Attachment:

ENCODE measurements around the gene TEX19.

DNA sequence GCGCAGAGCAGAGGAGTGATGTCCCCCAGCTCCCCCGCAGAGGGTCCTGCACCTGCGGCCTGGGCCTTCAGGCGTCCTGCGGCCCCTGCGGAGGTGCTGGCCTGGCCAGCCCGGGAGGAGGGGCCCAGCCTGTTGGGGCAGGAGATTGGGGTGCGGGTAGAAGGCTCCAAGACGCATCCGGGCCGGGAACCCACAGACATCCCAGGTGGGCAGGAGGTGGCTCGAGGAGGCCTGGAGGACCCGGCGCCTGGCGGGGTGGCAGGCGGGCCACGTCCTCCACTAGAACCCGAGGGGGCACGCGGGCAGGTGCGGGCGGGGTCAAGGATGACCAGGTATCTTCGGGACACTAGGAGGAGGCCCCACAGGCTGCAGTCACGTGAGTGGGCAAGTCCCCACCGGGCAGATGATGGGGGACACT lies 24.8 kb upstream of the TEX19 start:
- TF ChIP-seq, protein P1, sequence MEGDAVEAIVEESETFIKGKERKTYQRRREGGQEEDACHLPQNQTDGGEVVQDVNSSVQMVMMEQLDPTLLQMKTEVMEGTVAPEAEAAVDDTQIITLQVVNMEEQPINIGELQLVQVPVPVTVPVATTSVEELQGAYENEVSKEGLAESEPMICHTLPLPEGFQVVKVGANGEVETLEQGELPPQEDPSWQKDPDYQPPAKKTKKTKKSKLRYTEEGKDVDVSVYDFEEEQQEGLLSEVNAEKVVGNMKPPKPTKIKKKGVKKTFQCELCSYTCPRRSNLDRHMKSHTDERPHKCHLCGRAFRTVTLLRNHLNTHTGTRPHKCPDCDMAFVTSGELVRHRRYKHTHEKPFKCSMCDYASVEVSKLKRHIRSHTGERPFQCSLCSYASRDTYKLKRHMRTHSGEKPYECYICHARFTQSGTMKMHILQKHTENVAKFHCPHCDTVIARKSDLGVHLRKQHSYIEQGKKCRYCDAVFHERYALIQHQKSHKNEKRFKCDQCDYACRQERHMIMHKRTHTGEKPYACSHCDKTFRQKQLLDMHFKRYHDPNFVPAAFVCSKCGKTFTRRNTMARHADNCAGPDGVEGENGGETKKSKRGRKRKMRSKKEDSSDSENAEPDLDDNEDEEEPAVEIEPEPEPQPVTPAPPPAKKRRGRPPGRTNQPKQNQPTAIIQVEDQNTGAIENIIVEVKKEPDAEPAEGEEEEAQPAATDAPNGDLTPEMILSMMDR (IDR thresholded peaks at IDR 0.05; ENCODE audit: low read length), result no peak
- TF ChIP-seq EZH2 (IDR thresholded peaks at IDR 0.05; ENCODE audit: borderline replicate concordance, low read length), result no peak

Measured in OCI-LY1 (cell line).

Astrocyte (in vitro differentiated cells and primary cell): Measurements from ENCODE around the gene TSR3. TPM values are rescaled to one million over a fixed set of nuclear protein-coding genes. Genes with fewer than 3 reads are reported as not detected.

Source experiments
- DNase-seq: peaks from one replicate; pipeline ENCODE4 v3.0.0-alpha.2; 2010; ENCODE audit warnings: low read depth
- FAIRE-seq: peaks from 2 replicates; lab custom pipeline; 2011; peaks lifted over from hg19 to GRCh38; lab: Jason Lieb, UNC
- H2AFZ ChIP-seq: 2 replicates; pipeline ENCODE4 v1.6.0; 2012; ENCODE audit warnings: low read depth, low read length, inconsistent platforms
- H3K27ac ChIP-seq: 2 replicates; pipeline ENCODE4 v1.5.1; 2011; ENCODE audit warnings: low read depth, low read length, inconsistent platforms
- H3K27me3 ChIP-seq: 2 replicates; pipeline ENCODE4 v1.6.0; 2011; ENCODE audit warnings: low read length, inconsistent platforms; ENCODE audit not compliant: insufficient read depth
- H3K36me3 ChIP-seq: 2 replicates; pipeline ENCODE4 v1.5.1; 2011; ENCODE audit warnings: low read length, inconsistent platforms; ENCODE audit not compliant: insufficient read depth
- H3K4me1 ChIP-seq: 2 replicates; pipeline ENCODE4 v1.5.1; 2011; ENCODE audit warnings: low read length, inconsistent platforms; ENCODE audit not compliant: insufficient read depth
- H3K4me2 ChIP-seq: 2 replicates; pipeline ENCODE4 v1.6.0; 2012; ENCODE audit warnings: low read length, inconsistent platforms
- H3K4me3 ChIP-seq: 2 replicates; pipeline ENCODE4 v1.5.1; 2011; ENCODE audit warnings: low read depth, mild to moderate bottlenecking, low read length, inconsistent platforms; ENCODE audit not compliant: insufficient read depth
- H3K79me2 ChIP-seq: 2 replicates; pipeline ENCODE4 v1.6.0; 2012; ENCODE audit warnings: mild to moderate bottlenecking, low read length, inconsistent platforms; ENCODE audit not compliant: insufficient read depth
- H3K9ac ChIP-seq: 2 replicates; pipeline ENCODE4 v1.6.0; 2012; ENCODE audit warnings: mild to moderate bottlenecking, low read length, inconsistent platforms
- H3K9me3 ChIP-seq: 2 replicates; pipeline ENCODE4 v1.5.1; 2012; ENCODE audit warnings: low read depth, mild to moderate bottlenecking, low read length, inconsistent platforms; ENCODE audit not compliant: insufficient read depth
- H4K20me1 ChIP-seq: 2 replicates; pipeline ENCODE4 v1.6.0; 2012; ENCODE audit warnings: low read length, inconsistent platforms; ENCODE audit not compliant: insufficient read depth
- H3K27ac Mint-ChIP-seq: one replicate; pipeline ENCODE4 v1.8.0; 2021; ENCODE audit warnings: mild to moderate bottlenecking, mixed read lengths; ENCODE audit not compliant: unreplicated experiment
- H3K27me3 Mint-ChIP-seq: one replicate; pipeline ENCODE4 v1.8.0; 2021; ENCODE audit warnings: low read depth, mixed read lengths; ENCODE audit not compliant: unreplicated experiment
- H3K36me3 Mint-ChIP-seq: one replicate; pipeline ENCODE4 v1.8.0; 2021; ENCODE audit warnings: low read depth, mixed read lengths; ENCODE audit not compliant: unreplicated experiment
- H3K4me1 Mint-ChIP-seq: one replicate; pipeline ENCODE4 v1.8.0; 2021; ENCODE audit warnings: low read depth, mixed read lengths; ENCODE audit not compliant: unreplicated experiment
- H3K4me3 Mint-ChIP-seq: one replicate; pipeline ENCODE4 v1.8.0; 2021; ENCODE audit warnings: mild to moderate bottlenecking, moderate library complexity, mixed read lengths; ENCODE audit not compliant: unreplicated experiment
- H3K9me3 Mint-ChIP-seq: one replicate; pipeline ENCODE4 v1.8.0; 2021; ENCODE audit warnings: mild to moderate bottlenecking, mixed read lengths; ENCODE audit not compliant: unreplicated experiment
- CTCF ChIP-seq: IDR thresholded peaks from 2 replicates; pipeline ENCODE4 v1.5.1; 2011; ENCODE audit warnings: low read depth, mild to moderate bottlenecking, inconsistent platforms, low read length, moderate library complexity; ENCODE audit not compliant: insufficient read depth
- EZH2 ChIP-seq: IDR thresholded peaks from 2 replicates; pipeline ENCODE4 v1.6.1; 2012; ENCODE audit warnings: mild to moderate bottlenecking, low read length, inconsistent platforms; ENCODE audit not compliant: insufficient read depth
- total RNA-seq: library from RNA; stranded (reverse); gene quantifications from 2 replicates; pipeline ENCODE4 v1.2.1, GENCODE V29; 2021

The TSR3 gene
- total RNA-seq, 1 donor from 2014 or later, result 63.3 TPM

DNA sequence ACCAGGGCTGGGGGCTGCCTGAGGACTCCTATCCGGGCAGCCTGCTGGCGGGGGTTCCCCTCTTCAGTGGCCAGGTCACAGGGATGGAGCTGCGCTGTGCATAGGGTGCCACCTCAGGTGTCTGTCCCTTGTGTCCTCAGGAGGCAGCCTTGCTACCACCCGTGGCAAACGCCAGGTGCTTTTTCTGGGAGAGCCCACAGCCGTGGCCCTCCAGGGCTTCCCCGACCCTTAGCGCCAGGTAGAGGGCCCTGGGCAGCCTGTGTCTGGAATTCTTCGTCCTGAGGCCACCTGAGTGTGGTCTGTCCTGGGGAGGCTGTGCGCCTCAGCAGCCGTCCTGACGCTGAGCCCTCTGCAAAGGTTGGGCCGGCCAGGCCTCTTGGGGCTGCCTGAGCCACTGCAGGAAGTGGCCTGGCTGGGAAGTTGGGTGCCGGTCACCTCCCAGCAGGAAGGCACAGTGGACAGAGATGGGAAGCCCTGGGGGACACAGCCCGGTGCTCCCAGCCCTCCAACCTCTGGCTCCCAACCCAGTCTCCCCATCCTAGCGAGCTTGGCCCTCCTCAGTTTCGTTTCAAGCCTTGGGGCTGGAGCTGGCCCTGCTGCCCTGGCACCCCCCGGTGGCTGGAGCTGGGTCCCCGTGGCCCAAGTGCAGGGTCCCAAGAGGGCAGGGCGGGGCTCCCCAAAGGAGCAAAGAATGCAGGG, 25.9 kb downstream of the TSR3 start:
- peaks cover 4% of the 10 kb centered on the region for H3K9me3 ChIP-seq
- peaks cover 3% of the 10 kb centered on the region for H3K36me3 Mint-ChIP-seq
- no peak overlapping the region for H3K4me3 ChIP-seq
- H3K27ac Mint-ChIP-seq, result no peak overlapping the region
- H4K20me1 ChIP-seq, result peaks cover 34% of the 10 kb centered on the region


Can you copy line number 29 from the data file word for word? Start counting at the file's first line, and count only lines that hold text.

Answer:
- total RNA-seq: library from RNA; stranded (reverse); gene quantifications from 2 replicates; pipeline ENCODE4 v1.2.1, GENCODE V29; 2021